Here are my thought on what should happen with Google Voice.
1. Keep it free.
Seriously, Google: you've set the standard for a company which turns out free products yet makes an outrageous profit. Google bought GrandCentral in 2007 for 95 million US dollars. How can Google recoup that cost? The answer lies in looking to another product which Gogole bought but released as free: Google Earth. After Google acquired Keyhole, they were smart enough to release Google Earth as free, but they still made profit b creating advanced versions. This leads to my second thought:
2. Make a pro version.
More specifically, a business version. A quick search on Google (duh) shows that there are a few features GV does not currently have, but would not be impossible for them to add on -- for a nominal fee. If Google released a Google Voice Business Edition, they could market it the same way they sell Google Earth Pro: throw in some extra juicy pieces businesses can't live without. Some ideas include:
- There's a lot of interest in making people's pre-existing phone numbers GV numbers. If Google makes that available for some amount, people will line up for GV.
- GV does not currently support extensions (e.g. (555) 555-5555 #1234). Finish this thought for yourself.
- More than 4-way conference call support, adding and dropping callers, increased bandwidth for conference calls
3. Team up with Skype
Google, eBay. eBay, Google. Now that you're acquainted, consider your cards. Google, you are an internet-based company with a phone proxy service which makes calling people locally, domestically, or internationally very easy and cheap, but you lack the ability to place calls directly from your computer.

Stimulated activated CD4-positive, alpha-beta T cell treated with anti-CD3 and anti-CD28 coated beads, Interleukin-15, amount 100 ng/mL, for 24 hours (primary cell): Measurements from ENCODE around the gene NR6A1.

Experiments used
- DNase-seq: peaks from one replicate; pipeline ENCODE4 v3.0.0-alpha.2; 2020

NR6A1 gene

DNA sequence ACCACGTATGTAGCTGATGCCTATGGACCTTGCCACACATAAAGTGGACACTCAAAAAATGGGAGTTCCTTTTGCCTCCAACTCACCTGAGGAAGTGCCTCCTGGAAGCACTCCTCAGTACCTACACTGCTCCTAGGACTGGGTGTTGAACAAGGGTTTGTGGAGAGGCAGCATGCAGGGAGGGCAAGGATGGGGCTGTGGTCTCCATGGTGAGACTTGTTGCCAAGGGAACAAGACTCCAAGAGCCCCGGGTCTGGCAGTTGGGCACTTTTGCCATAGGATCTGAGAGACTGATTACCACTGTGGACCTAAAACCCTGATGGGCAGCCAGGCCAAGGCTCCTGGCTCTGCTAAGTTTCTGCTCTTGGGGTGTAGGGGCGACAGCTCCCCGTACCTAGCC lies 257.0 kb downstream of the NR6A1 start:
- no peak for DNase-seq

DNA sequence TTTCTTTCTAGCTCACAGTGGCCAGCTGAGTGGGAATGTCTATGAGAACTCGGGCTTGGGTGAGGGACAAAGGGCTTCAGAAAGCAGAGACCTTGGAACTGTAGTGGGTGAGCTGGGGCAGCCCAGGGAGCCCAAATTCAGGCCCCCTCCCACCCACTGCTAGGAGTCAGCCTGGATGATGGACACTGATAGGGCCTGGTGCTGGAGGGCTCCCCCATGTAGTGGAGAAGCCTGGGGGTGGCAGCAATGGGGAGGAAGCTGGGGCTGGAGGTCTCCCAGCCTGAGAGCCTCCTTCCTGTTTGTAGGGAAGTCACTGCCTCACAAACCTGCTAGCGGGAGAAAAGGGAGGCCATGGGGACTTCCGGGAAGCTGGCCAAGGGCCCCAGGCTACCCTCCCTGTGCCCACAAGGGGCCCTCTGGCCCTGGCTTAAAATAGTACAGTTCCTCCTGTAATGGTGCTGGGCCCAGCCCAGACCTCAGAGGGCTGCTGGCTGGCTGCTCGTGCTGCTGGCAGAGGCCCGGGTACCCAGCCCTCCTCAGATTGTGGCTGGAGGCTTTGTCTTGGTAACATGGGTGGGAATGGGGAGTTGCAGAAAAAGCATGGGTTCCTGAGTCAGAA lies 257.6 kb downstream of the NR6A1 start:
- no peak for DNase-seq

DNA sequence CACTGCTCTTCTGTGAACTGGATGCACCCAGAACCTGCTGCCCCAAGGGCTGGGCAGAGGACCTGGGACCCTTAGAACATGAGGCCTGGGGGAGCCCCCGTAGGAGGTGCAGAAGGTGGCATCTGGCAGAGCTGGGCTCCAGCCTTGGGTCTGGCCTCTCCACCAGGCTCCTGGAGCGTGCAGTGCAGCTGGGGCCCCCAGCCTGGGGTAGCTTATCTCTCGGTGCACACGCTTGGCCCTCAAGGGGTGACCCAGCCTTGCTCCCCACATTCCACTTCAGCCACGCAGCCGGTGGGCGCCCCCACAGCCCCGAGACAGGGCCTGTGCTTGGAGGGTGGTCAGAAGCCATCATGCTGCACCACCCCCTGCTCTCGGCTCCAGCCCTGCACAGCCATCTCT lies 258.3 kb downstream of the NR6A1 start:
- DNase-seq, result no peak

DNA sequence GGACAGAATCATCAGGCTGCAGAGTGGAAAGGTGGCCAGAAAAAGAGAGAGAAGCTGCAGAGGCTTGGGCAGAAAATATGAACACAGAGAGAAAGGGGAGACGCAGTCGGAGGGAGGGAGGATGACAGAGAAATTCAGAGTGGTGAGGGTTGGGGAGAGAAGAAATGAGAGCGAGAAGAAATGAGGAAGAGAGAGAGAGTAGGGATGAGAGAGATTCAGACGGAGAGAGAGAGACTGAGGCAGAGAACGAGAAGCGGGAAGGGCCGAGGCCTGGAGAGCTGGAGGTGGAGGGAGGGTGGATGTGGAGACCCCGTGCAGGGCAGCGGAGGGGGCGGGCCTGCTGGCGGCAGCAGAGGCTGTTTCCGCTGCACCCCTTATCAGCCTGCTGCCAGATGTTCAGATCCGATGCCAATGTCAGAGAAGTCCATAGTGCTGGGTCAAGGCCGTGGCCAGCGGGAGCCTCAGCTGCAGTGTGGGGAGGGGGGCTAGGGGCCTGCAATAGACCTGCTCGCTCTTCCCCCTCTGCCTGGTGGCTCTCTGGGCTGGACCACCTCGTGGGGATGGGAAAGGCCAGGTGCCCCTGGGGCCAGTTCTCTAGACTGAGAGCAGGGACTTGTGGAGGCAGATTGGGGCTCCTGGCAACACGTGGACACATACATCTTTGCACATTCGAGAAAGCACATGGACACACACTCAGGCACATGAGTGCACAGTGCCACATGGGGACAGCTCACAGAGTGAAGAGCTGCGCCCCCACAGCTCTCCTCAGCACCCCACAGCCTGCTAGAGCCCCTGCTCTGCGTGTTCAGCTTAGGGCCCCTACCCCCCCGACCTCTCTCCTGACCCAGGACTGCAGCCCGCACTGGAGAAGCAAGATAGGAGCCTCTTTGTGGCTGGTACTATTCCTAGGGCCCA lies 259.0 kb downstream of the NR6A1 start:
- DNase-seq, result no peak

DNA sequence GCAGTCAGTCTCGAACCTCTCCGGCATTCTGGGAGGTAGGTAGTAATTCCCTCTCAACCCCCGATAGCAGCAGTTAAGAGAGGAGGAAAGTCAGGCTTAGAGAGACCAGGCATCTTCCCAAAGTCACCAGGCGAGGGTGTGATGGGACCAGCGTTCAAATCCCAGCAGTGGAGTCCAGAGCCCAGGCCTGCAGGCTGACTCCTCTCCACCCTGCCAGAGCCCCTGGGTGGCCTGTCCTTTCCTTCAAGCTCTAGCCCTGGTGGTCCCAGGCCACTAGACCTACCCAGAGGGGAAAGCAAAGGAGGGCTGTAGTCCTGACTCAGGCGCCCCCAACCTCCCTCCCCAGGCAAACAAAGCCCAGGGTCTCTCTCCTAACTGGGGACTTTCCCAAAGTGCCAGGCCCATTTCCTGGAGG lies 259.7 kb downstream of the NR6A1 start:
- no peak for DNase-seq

eBay, you own Skype, which allows people to place calls through the internet (thank you VoIP), but your internet-to-real-world calling rates are rather steep.
Seriously, Skype and GV make natural allies. GV provides the Skype user with a phone number. When people call the GV#, it will forward to their Skype account, letting people answer their calls from their computers. conversely, when Skype people SkypeOut, Skype will run the call through GV, saving Skype and the Skype user money. Either way, it also cuts out the middle man: if eBay ad Google aren't connected, users must SkypeOut or SkypeIn, travel on the phone networks, get to GV, go onto the internet, VoIP, and go back down again to the connection. It's much more effective for everyone if the call doesn't make that extra hop.
4. Don't Team Up with Skype
...are the Skype-lovers gone? They are? Good. Google, listen: you don't need a partnership. The only thing you'd get out of Skype would be computer-phone capabilities, something you're totally capable of building on your own. eBay. Who needs 'em?
5. Be smartphone-friendly
I want to see a Google Voice iPhone app and a Google Voice Android app. You'll do even better if you can make it look seamless.
6. Weld it in with the rest of Google's products
Speaking of seamless, here are some things which would make Google Voice even more amazing:
- Google Earth, Google Maps: you have phone numbers in business info listings. If the person's logged in and is accessing the page from a computer, prompt them and ask if they wan to use GV.
- Gmail: you've already released a neat video chat feature. Merge that with GV! Add in the transcriptions, recording capabilities, etc. and you'll have a wonderful UI on your hands. Plus, can you say "call-in memos and to-do lists"?
- Google Desktop: transcriptions in archived index. 'Nuff said.
- GOOG-411: Unlikely, but it would be awesome if you could dial into your GV account through GOOG-411, and even place calls. Hooray for free calls!
Google Voice is an excellent product. Google: keep GV free, integrate it, and blow the pants off of the telecommunications company.